Is Elevated Prolactin a Potential Cause for Recurrent Miscarriages?

We Know Prolactin is a Potential Culprit for Infertility

The mammalian pituitary gland, showing the anterior lobe (adenohypophysis) and posterior lobe
The mammalian pituitary gland, showing the anterior lobe (adenohypophysis) and posterior lobe. Getty Images/Encyclopaedia Britannica/UIG

If you are researching miscarriage causes or experienced one or more miscarriages firsthand, you may have learned that doctors cannot always explain why they happen. In fact, according to the American College of Obstetrics and Gynecology, recurrent miscarriages have an identifiable cause only about 25 to 50 percent of the time.

There are many theories about what causes the other half of recurrent miscarriage cases, but few are conclusively proven.

One theory that falls in the latter category is that high levels of a hormone called prolactin may contribute to pregnancy loss.

When a high blood prolactin concentration interferes with the function of the ovaries in a premenopausal woman, secretion of estradiol, the main estrogen, decreases. Symptoms include irregular or absent menstrual periods, infertility, menopausal symptoms (hot flashes and vaginal dryness) and, after several years, osteoporosis. High prolactin levels can also cause milk discharge from the breasts.

What Is Prolactin?

Prolactin is a hormone produced primarily by the anterior pituitary gland, a pea-sized gland at the base of the brain. Prolactin gets its name because it plays a major role in inducing milk production in lactating women. Prolactin levels normally increase throughout a woman's pregnancy, although the levels vary widely in women. Prolactin levels reach their highest level at the time of delivery, and then go back to normal around six weeks after delivery (even if a woman is breastfeeding).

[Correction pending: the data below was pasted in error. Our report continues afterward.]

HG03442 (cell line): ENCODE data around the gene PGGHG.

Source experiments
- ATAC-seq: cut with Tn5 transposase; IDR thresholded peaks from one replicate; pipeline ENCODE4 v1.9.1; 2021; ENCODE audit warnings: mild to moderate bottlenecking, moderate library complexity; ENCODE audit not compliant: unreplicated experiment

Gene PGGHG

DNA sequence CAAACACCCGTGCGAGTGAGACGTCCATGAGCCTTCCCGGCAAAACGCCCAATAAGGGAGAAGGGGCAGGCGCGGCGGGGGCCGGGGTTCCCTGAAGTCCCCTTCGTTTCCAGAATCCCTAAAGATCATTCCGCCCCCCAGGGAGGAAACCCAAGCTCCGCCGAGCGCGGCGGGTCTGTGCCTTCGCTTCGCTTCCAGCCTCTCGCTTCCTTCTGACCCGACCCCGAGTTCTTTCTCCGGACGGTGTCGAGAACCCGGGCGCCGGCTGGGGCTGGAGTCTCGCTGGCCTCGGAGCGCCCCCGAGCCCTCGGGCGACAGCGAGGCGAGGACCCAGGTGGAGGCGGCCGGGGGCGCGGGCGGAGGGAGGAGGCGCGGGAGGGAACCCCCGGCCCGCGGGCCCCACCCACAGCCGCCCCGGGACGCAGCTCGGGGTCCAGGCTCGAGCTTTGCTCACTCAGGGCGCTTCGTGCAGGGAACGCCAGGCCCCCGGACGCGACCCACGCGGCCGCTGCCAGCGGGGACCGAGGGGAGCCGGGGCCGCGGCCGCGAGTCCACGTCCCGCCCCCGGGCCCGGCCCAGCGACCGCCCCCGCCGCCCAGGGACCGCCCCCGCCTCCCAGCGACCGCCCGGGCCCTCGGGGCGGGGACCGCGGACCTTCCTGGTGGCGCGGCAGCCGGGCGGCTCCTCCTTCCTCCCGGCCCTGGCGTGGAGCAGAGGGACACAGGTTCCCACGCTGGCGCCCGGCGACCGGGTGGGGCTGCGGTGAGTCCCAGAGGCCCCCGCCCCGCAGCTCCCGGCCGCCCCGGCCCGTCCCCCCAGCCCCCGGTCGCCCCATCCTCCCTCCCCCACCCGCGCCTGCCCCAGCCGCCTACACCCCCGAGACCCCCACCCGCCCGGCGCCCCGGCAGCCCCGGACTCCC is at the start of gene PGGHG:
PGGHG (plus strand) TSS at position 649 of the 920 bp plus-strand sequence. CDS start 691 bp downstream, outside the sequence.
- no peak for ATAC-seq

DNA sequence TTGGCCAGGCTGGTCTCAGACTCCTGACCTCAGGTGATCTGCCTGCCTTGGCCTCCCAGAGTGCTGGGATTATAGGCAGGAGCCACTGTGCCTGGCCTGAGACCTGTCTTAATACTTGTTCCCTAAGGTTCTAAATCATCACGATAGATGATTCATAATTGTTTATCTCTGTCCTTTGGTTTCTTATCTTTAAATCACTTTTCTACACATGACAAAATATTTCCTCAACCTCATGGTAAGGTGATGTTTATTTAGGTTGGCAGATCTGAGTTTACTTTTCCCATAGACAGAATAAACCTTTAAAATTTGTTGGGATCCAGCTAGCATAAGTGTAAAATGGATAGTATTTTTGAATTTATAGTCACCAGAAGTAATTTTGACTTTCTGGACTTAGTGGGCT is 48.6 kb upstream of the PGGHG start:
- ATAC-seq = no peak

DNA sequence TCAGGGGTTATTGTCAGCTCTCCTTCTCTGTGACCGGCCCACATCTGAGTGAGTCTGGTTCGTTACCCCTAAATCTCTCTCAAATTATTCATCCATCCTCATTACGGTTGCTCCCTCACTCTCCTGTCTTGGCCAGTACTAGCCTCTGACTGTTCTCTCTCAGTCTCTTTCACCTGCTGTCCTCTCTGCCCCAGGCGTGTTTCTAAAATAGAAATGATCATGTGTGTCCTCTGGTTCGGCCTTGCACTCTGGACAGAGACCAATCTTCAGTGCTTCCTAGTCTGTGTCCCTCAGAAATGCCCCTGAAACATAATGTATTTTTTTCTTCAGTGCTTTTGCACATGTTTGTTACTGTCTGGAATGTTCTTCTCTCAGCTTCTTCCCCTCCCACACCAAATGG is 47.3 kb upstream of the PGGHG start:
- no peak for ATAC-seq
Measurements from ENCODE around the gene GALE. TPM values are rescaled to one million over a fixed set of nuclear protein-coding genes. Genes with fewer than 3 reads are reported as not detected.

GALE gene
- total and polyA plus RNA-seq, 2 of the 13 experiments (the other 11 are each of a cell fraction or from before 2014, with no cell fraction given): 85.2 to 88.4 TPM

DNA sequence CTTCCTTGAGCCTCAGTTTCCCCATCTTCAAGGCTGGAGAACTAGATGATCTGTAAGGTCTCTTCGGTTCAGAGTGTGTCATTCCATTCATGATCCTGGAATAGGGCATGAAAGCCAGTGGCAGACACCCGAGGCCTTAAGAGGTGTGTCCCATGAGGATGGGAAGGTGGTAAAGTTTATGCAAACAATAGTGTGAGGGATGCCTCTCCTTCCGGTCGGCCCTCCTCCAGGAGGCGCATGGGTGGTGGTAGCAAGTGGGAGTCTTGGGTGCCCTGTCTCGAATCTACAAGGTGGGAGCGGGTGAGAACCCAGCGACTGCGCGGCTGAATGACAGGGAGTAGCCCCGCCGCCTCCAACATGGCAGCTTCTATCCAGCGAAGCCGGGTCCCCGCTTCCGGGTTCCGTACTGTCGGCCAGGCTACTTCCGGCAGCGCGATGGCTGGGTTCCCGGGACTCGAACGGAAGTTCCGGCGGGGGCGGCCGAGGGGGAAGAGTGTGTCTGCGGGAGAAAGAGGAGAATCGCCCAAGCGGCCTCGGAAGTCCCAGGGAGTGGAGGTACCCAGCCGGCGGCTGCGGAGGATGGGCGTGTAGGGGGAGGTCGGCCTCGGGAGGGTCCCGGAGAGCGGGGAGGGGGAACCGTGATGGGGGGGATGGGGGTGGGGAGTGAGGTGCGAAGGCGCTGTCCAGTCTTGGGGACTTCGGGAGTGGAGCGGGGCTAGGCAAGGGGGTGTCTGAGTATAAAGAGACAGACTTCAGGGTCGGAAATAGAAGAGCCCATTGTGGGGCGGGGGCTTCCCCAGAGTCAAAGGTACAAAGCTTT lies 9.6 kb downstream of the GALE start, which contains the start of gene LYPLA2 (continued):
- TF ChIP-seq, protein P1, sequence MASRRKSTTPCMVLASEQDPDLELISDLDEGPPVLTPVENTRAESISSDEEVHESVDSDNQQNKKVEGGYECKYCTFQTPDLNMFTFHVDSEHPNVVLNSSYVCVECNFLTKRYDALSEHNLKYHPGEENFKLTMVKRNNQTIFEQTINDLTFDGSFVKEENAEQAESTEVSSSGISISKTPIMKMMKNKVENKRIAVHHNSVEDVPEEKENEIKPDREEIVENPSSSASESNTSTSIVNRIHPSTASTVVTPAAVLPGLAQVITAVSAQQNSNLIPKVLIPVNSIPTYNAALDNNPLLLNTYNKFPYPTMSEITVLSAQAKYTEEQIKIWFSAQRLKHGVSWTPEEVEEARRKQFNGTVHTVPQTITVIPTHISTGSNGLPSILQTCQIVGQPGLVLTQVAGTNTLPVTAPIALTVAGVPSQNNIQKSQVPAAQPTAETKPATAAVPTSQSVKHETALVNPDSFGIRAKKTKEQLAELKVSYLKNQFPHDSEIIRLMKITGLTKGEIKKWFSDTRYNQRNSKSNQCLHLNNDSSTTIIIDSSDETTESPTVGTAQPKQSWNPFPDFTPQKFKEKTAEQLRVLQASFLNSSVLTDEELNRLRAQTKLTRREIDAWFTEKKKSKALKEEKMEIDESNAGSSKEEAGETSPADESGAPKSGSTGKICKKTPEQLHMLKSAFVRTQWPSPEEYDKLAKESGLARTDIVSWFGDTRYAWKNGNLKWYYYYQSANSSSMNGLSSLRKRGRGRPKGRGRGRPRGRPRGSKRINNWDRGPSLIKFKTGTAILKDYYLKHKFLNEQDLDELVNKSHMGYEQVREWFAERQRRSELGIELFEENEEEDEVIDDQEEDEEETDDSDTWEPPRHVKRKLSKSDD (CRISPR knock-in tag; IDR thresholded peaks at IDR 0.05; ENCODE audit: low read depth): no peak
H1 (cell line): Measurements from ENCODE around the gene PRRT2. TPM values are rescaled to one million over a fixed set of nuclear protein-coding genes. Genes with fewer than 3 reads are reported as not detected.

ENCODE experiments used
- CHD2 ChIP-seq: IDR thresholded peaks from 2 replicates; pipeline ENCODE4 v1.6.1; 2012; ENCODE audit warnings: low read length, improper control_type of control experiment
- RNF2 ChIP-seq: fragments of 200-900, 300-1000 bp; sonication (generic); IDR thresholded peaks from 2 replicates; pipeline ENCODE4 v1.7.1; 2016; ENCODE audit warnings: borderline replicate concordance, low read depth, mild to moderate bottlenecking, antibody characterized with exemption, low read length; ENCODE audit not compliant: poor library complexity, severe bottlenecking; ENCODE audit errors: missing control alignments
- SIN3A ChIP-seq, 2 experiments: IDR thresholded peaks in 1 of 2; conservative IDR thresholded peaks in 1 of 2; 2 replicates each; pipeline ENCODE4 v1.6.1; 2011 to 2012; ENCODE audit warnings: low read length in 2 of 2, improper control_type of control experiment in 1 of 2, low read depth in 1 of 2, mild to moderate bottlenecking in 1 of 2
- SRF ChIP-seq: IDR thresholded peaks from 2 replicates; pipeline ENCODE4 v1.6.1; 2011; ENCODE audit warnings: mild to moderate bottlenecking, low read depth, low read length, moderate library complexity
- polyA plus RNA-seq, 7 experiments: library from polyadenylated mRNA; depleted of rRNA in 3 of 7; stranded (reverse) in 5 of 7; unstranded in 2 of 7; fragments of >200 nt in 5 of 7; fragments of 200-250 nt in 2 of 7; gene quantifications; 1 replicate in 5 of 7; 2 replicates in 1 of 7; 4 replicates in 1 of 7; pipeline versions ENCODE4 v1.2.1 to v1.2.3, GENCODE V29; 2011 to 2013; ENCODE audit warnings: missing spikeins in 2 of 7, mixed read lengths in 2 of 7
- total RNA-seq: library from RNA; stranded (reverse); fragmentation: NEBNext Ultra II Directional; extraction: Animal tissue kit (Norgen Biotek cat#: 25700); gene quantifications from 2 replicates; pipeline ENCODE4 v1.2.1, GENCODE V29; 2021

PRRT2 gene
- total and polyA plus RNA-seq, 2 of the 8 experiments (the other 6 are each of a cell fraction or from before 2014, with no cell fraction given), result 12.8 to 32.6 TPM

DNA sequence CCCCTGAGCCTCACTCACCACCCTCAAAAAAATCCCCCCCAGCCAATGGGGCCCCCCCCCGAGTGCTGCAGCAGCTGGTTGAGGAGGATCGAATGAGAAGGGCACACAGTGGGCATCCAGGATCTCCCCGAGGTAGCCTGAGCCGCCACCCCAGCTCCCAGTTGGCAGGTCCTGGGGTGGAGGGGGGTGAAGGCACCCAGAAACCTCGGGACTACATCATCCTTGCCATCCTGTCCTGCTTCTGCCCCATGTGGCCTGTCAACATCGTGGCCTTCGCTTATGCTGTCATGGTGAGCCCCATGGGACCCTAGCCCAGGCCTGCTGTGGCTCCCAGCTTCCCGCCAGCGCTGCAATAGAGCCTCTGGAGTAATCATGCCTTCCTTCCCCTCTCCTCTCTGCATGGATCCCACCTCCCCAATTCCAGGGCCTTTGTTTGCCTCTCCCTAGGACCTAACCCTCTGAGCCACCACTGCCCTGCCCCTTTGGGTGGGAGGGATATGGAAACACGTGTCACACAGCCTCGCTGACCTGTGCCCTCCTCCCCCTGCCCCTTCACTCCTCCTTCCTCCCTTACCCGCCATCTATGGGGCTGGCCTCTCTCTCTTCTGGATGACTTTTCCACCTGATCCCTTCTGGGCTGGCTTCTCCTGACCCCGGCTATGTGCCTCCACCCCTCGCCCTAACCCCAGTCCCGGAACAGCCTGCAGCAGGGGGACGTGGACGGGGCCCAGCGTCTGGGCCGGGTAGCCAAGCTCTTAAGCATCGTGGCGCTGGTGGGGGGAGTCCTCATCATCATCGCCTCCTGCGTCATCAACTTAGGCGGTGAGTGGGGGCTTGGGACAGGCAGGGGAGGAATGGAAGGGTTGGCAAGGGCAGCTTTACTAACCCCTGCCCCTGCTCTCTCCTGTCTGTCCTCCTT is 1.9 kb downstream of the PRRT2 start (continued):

When prolactin levels are elevated, the condition is labeled hyperprolactinemia, and these high levels can interfere with how a woman's ovaries function. This can lead to menstrual irregularities, infertility, and sometimes milk release from the breasts, even though a woman is not breastfeeding.

The most common cause of hyperprolactinemia is a non-cancerous pituitary tumor called an adenoma, but the condition can also occur in some people with hypothyroidism.

Prolactin can also be elevated in response to environmental triggers, such as strenuous exercise or stress, and in people who take medications that affect the brain chemical, dopamine.

What Role Does Prolactin Play in Fertility?

Because menstruation and the normal ovulatory cycle often ceases during lactation, prolactin acts as a natural contraceptive that protects against back-to-back pregnancies. That being said, your body's prolactin levels should not be relied upon as proper contraception. Be sure to discuss postpartum contraception with your healthcare provider.

According to this well-accepted theory that high prolactin levels can impair ovarian function, women with elevated prolactin levels who are trying to conceive may experience menstrual and/or ovulatory cycles that are irregular, making it more difficult to become pregnant.